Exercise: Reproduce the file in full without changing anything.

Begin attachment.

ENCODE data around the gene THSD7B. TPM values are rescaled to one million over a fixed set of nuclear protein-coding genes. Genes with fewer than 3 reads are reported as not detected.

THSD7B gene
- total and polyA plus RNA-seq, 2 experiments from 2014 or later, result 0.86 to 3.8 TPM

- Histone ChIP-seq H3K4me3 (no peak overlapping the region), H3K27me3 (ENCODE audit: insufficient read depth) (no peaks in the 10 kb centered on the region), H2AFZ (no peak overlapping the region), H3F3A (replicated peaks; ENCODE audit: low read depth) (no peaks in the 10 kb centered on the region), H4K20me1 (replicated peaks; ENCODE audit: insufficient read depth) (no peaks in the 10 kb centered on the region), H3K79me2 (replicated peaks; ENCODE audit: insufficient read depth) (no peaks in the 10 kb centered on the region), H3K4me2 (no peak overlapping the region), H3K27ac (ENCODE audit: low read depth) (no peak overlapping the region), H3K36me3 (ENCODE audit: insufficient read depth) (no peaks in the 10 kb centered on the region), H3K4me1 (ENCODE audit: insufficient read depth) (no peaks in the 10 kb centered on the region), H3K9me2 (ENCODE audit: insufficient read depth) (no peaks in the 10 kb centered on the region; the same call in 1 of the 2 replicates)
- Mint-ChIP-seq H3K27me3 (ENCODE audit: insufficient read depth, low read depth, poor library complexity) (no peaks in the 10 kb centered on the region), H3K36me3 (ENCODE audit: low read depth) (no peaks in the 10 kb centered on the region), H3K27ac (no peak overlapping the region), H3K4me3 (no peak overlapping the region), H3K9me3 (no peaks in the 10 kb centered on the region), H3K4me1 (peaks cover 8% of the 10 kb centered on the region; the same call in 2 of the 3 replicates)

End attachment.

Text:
ENCODE data around the gene THSD7B. TPM values are rescaled to one million over a fixed set of nuclear protein-coding genes. Genes with fewer than 3 reads are reported as not detected.

THSD7B gene
- total and polyA plus RNA-seq, 2 experiments from 2014 or later, result 0.86 to 3.8 TPM

- Histone ChIP-seq H3K4me3 (no peak overlapping the region), H3K27me3 (ENCODE audit: insufficient read depth) (no peaks in the 10 kb centered on the region), H2AFZ (no peak overlapping the region), H3F3A (replicated peaks; ENCODE audit: low read depth) (no peaks in the 10 kb centered on the region), H4K20me1 (replicated peaks; ENCODE audit: insufficient read depth) (no peaks in the 10 kb centered on the region), H3K79me2 (replicated peaks; ENCODE audit: insufficient read depth) (no peaks in the 10 kb centered on the region), H3K4me2 (no peak overlapping the region), H3K27ac (ENCODE audit: low read depth) (no peak overlapping the region), H3K36me3 (ENCODE audit: insufficient read depth) (no peaks in the 10 kb centered on the region), H3K4me1 (ENCODE audit: insufficient read depth) (no peaks in the 10 kb centered on the region), H3K9me2 (ENCODE audit: insufficient read depth) (no peaks in the 10 kb centered on the region; the same call in 1 of the 2 replicates)
- Mint-ChIP-seq H3K27me3 (ENCODE audit: insufficient read depth, low read depth, poor library complexity) (no peaks in the 10 kb centered on the region), H3K36me3 (ENCODE audit: low read depth) (no peaks in the 10 kb centered on the region), H3K27ac (no peak overlapping the region), H3K4me3 (no peak overlapping the region), H3K9me3 (no peaks in the 10 kb centered on the region), H3K4me1 (peaks cover 8% of the 10 kb centered on the region; the same call in 2 of the 3 replicates)